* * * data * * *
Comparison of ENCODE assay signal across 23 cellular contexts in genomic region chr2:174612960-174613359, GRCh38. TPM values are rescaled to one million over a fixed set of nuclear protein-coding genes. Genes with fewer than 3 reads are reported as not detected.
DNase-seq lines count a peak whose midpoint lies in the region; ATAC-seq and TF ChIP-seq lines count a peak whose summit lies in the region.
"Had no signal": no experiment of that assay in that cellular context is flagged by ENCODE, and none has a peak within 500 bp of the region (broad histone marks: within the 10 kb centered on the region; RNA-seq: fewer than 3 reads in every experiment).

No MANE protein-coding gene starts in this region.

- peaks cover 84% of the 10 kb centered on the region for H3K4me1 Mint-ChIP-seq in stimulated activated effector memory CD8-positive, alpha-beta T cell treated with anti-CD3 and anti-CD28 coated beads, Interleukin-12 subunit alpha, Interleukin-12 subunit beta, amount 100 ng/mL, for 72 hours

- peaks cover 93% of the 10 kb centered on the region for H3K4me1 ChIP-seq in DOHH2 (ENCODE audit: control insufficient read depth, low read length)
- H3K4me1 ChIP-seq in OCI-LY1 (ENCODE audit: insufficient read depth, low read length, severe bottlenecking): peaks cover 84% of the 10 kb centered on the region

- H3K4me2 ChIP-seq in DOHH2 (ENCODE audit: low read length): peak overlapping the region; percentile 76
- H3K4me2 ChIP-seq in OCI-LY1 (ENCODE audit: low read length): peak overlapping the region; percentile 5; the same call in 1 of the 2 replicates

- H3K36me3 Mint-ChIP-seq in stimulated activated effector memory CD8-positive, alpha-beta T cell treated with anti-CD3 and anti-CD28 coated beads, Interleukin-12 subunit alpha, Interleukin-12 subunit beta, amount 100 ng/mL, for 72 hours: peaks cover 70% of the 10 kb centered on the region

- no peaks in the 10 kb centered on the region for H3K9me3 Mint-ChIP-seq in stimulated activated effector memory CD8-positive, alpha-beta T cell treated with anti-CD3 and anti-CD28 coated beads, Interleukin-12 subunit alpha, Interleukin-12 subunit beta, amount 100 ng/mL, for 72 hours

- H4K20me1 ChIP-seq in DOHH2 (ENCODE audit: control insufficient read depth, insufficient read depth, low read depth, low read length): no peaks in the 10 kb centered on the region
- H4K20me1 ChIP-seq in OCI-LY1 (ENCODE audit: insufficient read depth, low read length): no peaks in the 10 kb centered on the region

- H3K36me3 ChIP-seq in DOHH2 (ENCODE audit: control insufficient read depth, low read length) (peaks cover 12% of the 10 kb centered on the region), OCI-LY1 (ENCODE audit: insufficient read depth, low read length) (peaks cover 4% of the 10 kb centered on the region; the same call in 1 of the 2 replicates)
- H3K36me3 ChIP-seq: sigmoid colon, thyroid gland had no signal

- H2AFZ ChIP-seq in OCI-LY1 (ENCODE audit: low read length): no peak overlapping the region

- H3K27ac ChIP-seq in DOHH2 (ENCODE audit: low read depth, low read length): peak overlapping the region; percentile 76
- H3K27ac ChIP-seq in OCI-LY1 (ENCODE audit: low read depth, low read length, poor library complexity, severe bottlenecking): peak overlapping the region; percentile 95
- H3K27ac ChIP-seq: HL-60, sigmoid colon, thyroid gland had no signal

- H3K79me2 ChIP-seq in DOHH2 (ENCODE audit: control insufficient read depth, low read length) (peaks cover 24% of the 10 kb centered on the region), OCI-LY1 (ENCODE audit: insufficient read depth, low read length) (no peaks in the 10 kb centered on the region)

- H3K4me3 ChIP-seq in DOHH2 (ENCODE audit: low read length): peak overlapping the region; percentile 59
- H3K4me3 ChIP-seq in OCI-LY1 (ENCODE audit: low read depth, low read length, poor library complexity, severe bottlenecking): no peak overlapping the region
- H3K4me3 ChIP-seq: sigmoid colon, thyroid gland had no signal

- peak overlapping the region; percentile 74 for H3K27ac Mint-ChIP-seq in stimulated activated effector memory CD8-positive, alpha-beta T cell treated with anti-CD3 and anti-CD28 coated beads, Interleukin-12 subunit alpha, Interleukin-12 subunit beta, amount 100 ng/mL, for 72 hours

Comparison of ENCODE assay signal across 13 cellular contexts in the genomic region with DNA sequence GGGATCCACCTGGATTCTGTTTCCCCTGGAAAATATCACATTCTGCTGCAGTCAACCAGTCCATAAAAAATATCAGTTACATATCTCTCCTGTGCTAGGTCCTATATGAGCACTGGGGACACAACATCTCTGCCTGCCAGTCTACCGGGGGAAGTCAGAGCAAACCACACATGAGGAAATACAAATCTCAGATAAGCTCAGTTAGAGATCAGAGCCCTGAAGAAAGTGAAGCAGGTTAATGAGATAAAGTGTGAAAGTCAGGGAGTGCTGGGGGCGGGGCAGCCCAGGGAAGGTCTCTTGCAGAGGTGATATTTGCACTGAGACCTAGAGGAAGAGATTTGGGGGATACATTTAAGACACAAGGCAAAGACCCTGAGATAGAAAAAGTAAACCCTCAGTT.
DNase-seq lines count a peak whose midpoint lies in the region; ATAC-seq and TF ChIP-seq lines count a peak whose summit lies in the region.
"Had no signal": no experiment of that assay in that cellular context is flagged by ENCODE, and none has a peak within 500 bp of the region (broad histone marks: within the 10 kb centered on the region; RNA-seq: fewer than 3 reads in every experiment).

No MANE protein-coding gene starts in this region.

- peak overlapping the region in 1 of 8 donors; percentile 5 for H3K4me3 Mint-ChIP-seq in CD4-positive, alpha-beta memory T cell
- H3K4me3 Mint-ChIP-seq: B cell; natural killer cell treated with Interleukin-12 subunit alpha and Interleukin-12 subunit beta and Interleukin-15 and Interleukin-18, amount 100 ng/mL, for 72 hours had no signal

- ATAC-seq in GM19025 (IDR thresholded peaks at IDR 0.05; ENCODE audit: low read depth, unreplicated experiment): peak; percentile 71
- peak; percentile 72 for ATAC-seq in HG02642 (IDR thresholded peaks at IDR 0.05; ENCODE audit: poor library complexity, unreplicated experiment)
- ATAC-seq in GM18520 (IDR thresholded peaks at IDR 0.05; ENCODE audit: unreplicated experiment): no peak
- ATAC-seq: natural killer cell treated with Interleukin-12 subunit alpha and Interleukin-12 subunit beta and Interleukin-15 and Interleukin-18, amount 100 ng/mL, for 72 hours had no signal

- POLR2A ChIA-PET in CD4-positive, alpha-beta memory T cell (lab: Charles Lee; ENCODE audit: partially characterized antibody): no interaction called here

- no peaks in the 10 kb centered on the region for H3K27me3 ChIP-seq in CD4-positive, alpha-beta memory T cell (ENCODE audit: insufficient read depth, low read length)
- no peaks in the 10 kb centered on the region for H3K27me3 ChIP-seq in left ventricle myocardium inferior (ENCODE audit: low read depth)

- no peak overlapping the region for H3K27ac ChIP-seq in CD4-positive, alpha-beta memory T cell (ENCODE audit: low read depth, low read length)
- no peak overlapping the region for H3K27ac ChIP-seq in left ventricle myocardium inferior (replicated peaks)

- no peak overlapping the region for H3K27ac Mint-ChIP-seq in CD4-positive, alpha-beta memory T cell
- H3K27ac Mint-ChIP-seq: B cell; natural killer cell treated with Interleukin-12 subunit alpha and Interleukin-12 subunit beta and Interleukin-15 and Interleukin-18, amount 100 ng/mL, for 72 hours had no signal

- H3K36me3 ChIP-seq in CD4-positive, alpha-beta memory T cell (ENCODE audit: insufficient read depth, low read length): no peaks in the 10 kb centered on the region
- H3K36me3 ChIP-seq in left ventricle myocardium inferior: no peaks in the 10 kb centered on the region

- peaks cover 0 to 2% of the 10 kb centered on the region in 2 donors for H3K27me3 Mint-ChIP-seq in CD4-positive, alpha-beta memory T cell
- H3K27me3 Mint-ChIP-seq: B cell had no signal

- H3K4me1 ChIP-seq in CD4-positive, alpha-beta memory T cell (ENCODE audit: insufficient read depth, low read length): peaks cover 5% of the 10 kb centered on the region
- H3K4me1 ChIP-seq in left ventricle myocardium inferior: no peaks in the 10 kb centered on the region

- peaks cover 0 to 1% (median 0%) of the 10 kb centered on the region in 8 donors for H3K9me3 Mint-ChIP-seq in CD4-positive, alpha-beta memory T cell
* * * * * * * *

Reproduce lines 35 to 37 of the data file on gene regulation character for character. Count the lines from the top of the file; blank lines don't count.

- POLR2A ChIA-PET in CD4-positive, alpha-beta memory T cell (lab: Charles Lee; ENCODE audit: partially characterized antibody): no interaction called here

- no peaks in the 10 kb centered on the region for H3K27me3 ChIP-seq in CD4-positive, alpha-beta memory T cell (ENCODE audit: insufficient read depth, low read length)
- no peaks in the 10 kb centered on the region for H3K27me3 ChIP-seq in left ventricle myocardium inferior (ENCODE audit: low read depth)